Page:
Optimize LinkedIn for Career Growth: Part IV

Optimize LinkedIn for Career Growth: Part IV

Today I am talking about a perfect LinkedIn summary for a college grad.

Welcome to One Up Your Career – the daily info-vitamin capsule ?? by Unnati to help you growth hack your career.

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Hey Millenial,

Let us begin from where we left off yesterday – writing a perfect LinkedIn summary. In the previous newsletter, I discussed the fragments of the story that you share in the summary section, especially for professionals. This one is for you. If you pursuing a college degree or are fresh out of college then my suggestion to you is – make LinkedIn your go-to social media platform. Invest time because in the long run you are bound to get returns.

And I completely understand if you do not know where to begin and how to go about making a good profile. LinkedIn is not the same as other social media where you can just be yourself and write fleeting thoughts as and when they pop-up in your mind.

The Revelation

For writing this article I skimmed through at least 30 profiles of students and was shocked to see that 18 out of 20 had no summary and the remaining two did not have the professional approach (‘I am a foodie’ is not adding any value to an MBA finance graduate).

So, let me begin by specifying what a summary should Not look like:

A Blank Space

Leaving the summary space blank is a cardinal sin. The summary section is the first piece of text people will read about you. Do not allow them to draw a blank. LinkedIn is your digital resume that is active even while you are asleep and you do not begin the resume with a blank.

P.S – This is just an example. If you leave the summary section blank then it won’t show in your profile.

One liner Summary

The summary section should tell a story. So, what does a one-liner statement tells about you? Writing one line might show your lack of interest or your inadequacy in using LinkedIn. A one-line summary is actually as good as no summary.

Write an Appealing Summary

Let us consider the examples that I have picked from this blog to discuss the learnings.




First Person

Note how the summary is written in the first person. It is you talking to the viewer. Pointing out this minor detail was important because even some experienced ones choose to write in the third person which does not sound authentic at all.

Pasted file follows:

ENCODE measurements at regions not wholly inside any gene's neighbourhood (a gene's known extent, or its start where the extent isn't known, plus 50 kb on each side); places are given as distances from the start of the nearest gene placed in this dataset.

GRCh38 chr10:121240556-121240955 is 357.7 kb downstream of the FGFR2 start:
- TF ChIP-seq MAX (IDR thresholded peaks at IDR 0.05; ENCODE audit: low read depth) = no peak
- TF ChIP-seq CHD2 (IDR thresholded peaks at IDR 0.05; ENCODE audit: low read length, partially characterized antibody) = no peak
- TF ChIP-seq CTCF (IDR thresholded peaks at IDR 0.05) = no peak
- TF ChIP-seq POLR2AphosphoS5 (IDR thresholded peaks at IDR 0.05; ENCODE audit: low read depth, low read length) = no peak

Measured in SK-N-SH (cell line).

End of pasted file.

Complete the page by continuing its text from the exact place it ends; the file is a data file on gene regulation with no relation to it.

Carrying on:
Trim the fat

LinkedIn has a dedicated section for skills and accomplishments. You can list your awards, patents, project, etc there. So, do not add such data in the summary. Talk about you as a person. You can even choose to tell your background story if it adds value. Give insight into your culture or community if your field of work resonates with it.

Do not cut corners

While you are doing away with unnecessary information please do not cut corners on the summary statement. Write about what motivates you or why you choose to take up that particular course. Define your unique attributes and use keywords that recruiters search for.

The beginning, middle and the CTA

Similar to the summary statement of a professional, your statement should be constructed in the same format. You first introduce yourself, appeal to your customers (recruiters and hiring managers in your case) and give a call to action; provide contact details to reach you.

Implement the change today and you will see a difference by the connection requests you receive.

Watch out for tomorrow’s edition of the newsletter. I will share my LinkedIn journey of reaching the maximum of the network size limit.

Do you have any questions related to job search or career enhancement? Ask us here.

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